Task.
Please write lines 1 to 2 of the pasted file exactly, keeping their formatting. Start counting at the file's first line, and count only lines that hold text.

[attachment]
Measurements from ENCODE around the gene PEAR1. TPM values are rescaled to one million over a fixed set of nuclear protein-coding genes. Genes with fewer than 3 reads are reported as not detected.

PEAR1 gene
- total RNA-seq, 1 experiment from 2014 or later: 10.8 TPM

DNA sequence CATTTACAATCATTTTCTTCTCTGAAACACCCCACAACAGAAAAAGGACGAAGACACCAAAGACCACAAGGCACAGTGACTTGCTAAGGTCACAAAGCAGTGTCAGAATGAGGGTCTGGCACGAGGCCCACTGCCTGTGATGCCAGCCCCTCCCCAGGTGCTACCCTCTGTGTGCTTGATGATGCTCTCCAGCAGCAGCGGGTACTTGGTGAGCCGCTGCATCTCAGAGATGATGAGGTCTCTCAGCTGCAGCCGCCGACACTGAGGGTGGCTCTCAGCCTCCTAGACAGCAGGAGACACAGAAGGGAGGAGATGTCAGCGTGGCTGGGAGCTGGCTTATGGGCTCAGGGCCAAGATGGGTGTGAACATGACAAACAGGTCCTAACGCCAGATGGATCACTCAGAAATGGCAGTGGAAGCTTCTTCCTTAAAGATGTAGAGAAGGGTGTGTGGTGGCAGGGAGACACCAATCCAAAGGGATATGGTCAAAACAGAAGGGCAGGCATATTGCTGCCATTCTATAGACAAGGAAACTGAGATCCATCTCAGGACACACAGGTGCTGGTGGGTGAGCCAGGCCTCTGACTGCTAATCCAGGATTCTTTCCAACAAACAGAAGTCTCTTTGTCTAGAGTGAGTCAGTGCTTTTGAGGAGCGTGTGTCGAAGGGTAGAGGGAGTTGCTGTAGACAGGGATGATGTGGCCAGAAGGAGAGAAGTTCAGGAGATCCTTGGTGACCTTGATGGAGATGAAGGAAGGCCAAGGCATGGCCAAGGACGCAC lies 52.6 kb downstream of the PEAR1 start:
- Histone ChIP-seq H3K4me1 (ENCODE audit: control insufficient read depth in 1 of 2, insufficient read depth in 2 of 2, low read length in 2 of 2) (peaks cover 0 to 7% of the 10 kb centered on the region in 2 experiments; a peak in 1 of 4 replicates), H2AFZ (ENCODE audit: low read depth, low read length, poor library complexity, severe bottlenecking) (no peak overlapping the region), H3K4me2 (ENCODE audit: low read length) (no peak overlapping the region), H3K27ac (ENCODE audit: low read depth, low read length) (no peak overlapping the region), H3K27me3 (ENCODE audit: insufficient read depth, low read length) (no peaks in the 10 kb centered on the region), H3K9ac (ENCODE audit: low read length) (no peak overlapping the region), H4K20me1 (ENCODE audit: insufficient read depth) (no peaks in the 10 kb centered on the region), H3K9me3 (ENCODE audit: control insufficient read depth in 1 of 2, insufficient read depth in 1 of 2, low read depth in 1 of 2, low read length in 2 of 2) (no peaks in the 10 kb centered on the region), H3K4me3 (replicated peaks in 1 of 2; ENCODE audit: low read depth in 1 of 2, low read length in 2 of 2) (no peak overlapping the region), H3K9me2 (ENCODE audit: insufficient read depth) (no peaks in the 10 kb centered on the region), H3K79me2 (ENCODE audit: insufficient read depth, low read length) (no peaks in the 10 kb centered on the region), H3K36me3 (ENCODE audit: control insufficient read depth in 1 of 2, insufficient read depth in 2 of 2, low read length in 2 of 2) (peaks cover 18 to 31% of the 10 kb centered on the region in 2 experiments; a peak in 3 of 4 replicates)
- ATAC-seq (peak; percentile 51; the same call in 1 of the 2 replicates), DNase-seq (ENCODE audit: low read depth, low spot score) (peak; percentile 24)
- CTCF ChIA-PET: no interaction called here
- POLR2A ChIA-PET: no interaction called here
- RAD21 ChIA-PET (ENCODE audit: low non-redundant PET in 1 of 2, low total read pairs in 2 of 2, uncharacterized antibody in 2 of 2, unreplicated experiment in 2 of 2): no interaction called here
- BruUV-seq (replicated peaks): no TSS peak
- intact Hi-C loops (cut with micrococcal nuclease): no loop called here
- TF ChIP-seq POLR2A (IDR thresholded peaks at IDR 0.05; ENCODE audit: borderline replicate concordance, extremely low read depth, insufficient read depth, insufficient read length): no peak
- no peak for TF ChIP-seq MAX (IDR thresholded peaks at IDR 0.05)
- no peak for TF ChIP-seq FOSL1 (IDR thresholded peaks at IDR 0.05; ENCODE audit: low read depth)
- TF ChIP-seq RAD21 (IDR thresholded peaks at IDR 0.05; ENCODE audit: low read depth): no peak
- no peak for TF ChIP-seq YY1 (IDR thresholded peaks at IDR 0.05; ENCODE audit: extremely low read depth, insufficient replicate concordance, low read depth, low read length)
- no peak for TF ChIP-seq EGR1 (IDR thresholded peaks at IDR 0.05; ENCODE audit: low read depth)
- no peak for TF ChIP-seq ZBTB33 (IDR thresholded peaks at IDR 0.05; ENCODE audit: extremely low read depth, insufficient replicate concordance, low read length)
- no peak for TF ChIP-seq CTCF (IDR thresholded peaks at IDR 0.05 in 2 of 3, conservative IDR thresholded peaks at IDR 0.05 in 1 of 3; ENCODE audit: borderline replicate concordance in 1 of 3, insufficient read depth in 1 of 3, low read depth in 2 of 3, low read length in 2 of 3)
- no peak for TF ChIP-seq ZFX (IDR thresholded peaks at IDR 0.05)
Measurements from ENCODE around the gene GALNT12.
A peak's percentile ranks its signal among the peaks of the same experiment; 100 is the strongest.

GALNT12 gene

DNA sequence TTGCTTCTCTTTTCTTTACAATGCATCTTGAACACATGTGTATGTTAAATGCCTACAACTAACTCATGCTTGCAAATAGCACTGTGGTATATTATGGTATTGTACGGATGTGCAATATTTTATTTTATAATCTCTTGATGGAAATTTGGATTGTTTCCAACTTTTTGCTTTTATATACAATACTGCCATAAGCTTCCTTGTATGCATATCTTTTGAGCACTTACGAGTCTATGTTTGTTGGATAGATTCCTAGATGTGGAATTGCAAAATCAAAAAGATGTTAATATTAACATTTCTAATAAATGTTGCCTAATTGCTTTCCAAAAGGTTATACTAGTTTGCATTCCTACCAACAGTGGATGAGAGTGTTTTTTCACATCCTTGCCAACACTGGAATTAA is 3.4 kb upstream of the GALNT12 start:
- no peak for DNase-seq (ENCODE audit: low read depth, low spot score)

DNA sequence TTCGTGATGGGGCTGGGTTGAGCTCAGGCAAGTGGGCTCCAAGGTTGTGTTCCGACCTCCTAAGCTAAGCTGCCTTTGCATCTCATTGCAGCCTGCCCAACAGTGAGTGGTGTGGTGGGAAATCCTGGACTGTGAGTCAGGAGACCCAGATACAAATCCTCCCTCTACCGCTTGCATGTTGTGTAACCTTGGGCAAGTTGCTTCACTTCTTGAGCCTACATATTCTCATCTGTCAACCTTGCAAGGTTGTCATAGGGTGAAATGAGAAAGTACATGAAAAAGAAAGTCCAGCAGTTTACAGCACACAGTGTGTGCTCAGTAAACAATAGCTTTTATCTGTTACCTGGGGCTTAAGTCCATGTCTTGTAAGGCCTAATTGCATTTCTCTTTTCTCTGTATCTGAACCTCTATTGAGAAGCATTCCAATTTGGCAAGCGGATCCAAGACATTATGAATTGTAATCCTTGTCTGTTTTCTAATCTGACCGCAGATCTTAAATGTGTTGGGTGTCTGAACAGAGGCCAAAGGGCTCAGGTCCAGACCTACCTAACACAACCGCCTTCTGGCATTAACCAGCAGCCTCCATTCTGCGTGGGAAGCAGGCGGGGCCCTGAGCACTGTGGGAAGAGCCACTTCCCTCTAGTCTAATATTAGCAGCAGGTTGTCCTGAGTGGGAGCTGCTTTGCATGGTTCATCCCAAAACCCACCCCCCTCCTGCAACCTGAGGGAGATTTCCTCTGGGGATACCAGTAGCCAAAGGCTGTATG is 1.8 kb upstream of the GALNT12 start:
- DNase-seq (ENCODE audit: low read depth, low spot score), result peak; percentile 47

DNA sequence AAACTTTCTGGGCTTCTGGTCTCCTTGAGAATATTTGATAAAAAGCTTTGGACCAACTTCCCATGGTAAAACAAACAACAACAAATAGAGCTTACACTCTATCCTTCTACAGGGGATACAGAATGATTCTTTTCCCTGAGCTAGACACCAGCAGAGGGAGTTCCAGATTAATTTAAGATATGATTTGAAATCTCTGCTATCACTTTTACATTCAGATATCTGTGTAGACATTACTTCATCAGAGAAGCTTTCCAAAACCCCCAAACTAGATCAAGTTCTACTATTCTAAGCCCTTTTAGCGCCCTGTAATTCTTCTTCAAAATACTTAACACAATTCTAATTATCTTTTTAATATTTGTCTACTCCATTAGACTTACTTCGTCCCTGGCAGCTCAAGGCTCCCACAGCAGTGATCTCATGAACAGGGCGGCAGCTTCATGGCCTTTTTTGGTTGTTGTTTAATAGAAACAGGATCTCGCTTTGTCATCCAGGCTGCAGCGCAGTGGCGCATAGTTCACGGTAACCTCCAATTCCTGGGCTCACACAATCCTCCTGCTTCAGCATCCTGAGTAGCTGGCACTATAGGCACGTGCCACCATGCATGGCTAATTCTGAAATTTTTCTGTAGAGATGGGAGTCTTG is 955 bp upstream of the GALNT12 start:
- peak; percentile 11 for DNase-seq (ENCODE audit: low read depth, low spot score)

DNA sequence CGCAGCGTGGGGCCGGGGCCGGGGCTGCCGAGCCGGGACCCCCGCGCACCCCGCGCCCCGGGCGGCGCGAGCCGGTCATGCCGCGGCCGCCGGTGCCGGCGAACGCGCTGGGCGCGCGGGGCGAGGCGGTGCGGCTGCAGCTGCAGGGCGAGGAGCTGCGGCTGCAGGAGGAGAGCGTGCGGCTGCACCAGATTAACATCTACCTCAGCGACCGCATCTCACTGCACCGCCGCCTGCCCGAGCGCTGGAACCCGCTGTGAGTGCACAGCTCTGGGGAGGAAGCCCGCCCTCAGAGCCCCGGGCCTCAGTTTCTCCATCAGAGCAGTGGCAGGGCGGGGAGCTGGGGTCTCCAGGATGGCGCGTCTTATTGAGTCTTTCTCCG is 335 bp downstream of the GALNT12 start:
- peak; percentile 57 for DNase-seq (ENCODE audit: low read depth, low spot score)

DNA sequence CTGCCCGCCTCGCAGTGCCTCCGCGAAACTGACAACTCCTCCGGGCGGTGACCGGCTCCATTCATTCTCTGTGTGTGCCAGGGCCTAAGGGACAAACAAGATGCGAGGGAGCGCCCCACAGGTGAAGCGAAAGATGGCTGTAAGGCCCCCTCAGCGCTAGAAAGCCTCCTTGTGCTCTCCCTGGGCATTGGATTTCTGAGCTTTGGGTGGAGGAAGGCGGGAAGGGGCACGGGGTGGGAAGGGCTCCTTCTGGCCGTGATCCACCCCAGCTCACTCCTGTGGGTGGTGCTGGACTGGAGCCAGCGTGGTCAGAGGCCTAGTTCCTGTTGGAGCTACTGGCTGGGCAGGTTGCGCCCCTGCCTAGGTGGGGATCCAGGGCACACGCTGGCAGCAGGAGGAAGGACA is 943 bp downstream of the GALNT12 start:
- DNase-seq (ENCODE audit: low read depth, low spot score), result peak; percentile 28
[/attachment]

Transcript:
Measurements from ENCODE around the gene PEAR1. TPM values are rescaled to one million over a fixed set of nuclear protein-coding genes. Genes with fewer than 3 reads are reported as not detected.

PEAR1 gene